XML to Swing and the Gradual API

I know it's been a while since I've posted, and sadly it's going to be a while until I do again. Work, my opensource projects, and my book are keeping me slammed. I've lots of good stuff cooking, so stay tuned.

I would like to mention one thing. I've been thinking a lot about APIs. For any given task there seem to be a great many APIs that solve it, especially in the opensource world. And yet so few get used. Great technology but none of it ever matures, and even when it does it takes ages to see widespread adoption.

I think the problem is that when we come up with new technology we create it to work in an ideal world, always forgetting that most developers have to deal with legacy code, old data, and ancient requirements. Its very difficult to adopt a new solution if the solution requires you to change everything you do all at once. I think the most sucessful APIs are ones that you can adopt gradually. They let you use just the parts you need and nothing more. They help you with the boring parts and let you focus on the good stuff.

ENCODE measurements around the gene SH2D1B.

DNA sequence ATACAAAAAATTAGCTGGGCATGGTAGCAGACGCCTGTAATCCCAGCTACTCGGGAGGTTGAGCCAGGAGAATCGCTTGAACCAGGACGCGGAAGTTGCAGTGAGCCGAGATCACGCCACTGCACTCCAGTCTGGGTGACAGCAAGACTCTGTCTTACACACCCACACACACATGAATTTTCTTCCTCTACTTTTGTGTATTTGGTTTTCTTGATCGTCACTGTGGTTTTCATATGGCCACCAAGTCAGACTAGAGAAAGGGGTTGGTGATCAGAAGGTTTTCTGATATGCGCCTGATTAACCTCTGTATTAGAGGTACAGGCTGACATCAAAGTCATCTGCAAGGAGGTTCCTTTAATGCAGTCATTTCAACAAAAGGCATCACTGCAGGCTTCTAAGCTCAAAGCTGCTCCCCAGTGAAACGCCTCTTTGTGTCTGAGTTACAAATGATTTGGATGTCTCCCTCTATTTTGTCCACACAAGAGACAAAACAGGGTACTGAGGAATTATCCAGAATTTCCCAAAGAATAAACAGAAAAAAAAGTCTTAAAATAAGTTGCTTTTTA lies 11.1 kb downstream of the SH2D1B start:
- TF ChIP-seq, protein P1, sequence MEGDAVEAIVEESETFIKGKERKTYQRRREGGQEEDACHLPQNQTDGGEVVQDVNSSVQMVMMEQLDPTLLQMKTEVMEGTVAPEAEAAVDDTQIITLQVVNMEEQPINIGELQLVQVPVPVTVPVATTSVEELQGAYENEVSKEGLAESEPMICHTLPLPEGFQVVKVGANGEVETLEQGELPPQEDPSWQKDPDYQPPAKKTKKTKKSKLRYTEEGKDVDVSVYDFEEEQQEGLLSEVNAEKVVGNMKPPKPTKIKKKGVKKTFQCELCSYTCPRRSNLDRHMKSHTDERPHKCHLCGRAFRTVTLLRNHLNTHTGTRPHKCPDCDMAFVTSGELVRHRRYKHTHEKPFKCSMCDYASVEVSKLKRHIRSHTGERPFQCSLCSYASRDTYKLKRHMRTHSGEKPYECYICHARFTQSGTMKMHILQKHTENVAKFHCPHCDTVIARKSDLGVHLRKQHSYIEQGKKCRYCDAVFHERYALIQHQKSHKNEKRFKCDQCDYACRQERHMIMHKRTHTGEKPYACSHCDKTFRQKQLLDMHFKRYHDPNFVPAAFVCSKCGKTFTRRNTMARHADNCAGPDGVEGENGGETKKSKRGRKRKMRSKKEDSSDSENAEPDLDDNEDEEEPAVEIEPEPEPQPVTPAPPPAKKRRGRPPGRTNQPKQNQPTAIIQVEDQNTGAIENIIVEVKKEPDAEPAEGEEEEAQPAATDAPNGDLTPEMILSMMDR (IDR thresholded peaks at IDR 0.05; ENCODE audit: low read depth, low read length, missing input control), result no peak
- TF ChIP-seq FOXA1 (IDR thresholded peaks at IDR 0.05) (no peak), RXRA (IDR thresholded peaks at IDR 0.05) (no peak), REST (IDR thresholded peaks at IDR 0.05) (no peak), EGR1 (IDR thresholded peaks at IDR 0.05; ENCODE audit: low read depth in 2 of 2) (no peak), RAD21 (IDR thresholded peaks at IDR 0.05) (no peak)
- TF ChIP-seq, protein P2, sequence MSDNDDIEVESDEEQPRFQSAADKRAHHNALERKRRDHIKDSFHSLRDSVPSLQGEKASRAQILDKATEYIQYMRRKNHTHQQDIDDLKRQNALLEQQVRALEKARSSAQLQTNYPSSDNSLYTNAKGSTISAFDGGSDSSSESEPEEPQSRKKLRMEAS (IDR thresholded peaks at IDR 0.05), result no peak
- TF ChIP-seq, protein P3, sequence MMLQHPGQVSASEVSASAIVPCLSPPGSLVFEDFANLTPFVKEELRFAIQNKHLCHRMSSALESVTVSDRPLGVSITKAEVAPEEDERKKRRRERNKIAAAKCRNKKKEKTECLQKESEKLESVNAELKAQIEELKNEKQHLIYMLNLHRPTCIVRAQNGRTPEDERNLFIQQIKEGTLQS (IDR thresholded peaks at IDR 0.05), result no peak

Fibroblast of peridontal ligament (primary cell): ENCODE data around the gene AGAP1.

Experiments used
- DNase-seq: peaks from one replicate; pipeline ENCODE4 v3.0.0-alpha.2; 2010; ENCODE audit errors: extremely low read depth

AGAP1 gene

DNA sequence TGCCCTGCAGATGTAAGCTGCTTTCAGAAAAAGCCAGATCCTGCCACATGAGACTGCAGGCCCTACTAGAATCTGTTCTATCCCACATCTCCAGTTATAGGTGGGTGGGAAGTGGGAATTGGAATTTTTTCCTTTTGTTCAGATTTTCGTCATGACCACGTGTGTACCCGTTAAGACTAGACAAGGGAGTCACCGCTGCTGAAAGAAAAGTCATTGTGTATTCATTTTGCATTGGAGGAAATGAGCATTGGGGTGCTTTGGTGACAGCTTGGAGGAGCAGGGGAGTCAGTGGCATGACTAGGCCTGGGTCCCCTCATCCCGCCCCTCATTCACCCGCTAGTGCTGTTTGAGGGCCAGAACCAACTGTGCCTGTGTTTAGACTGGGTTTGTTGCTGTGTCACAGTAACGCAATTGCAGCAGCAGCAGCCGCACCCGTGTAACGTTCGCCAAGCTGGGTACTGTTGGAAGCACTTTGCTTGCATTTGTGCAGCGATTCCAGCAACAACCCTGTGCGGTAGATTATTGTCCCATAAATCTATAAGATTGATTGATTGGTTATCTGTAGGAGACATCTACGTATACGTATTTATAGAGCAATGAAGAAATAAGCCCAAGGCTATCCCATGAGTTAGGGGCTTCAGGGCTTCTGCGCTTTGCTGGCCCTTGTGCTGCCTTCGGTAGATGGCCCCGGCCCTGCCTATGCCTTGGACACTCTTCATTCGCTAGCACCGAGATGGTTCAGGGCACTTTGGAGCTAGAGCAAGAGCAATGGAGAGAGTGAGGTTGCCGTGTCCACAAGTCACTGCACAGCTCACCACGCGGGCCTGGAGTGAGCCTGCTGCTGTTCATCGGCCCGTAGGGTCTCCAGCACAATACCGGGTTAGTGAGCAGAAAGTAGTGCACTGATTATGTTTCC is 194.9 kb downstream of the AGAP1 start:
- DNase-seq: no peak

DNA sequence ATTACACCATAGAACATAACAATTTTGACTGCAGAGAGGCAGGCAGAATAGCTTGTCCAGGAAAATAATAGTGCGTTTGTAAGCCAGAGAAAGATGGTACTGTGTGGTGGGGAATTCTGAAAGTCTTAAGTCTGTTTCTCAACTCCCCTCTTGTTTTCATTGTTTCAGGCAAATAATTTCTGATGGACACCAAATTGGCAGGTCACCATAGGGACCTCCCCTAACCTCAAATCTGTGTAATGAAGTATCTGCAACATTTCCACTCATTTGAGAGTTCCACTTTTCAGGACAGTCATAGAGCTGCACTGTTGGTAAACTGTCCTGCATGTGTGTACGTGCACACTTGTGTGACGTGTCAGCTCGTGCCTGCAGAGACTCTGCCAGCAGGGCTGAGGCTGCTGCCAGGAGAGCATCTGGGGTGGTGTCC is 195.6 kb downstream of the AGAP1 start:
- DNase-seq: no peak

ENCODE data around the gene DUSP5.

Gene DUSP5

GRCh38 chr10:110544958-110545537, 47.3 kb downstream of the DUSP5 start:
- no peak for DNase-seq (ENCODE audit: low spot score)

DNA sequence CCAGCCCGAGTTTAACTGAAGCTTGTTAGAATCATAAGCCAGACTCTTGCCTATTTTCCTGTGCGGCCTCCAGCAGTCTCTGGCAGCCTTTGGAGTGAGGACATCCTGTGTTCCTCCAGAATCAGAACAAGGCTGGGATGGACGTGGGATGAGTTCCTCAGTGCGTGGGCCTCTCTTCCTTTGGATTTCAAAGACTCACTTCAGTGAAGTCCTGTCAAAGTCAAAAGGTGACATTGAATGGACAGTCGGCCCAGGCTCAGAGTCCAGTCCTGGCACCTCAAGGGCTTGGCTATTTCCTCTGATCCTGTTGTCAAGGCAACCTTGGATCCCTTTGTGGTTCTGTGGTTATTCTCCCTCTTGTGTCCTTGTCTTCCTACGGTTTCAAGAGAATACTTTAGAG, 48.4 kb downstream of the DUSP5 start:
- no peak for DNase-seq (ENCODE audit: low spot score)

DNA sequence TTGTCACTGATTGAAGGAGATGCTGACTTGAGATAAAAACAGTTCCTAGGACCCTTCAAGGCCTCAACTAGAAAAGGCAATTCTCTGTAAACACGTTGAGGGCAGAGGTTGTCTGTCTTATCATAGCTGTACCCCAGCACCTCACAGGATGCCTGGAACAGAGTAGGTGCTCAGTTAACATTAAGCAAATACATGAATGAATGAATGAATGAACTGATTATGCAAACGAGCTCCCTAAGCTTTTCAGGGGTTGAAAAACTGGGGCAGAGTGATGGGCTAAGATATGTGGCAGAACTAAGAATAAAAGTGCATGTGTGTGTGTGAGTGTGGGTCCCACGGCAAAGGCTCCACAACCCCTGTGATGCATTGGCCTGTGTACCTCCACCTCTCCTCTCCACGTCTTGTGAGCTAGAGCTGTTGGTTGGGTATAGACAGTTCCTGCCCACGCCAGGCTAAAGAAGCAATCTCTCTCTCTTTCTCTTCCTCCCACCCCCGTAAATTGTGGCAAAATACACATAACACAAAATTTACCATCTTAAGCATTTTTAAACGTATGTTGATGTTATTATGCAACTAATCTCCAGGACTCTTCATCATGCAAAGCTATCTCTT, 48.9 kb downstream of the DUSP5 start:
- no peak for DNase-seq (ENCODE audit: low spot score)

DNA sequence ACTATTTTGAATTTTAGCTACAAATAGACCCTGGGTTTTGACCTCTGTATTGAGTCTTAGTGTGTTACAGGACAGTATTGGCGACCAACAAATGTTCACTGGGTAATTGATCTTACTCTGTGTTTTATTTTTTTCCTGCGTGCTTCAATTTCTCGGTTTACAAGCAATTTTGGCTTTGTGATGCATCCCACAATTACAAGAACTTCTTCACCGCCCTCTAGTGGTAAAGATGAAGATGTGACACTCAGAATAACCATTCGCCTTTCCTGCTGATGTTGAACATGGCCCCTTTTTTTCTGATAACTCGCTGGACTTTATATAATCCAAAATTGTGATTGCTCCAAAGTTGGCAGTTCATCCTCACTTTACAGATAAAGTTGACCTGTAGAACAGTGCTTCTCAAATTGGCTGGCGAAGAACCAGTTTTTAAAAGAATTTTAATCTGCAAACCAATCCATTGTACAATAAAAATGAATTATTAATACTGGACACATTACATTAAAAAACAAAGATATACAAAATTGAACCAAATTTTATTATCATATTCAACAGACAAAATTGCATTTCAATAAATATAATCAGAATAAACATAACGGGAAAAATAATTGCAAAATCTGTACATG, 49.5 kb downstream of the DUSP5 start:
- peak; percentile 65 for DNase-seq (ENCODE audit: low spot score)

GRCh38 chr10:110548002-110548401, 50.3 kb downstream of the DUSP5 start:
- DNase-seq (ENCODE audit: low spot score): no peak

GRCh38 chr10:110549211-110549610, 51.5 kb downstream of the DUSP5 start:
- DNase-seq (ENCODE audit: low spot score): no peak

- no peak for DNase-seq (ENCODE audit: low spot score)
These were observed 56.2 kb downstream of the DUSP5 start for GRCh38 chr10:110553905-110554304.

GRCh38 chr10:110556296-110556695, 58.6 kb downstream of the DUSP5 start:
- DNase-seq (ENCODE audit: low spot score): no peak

Let me show you the example that got me thinking along this road.

There are a slew of XML languages out there for building Swing GUIs. Tons! Metric Tonnes!! And yet few get used. Most of these systems require you to convert a large portion of your program over. Even when you can use it just one part of the program you still have to redesign your GUI bindings, move your event handlers, etc. There are new interfaces to be implemented. Classes to initalize. And once that's done you are locked in to that language, which may make long term maintainence a headache.